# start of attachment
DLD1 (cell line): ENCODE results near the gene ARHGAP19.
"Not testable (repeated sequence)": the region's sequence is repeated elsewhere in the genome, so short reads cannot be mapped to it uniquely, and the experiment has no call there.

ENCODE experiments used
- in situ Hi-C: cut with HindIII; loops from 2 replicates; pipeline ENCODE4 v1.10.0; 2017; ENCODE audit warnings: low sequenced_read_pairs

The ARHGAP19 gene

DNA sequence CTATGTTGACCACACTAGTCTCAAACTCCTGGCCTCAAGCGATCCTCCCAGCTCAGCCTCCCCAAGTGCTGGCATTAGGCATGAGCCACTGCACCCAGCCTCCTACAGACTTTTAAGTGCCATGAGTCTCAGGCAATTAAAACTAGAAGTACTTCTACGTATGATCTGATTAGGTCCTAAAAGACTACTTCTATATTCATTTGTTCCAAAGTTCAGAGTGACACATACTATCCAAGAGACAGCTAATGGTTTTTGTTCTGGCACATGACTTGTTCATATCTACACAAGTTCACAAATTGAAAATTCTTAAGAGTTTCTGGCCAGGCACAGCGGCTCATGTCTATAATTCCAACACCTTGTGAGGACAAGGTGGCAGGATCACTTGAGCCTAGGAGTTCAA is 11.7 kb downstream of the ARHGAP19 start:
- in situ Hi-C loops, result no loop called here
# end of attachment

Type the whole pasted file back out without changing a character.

DLD1 (cell line): ENCODE results near the gene ARHGAP19.
"Not testable (repeated sequence)": the region's sequence is repeated elsewhere in the genome, so short reads cannot be mapped to it uniquely, and the experiment has no call there.

ENCODE experiments used
- in situ Hi-C: cut with HindIII; loops from 2 replicates; pipeline ENCODE4 v1.10.0; 2017; ENCODE audit warnings: low sequenced_read_pairs

The ARHGAP19 gene

DNA sequence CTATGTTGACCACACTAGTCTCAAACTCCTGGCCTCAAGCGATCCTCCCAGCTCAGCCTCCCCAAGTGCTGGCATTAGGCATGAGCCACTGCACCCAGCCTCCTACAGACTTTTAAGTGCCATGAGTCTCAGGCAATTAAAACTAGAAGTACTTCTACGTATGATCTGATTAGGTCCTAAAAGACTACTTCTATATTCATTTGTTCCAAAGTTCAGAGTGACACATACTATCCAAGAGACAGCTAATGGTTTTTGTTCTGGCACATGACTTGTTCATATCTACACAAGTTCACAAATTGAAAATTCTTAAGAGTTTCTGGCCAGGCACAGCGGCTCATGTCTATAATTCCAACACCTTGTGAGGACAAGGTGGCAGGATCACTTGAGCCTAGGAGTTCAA is 11.7 kb downstream of the ARHGAP19 start:
- in situ Hi-C loops, result no loop called here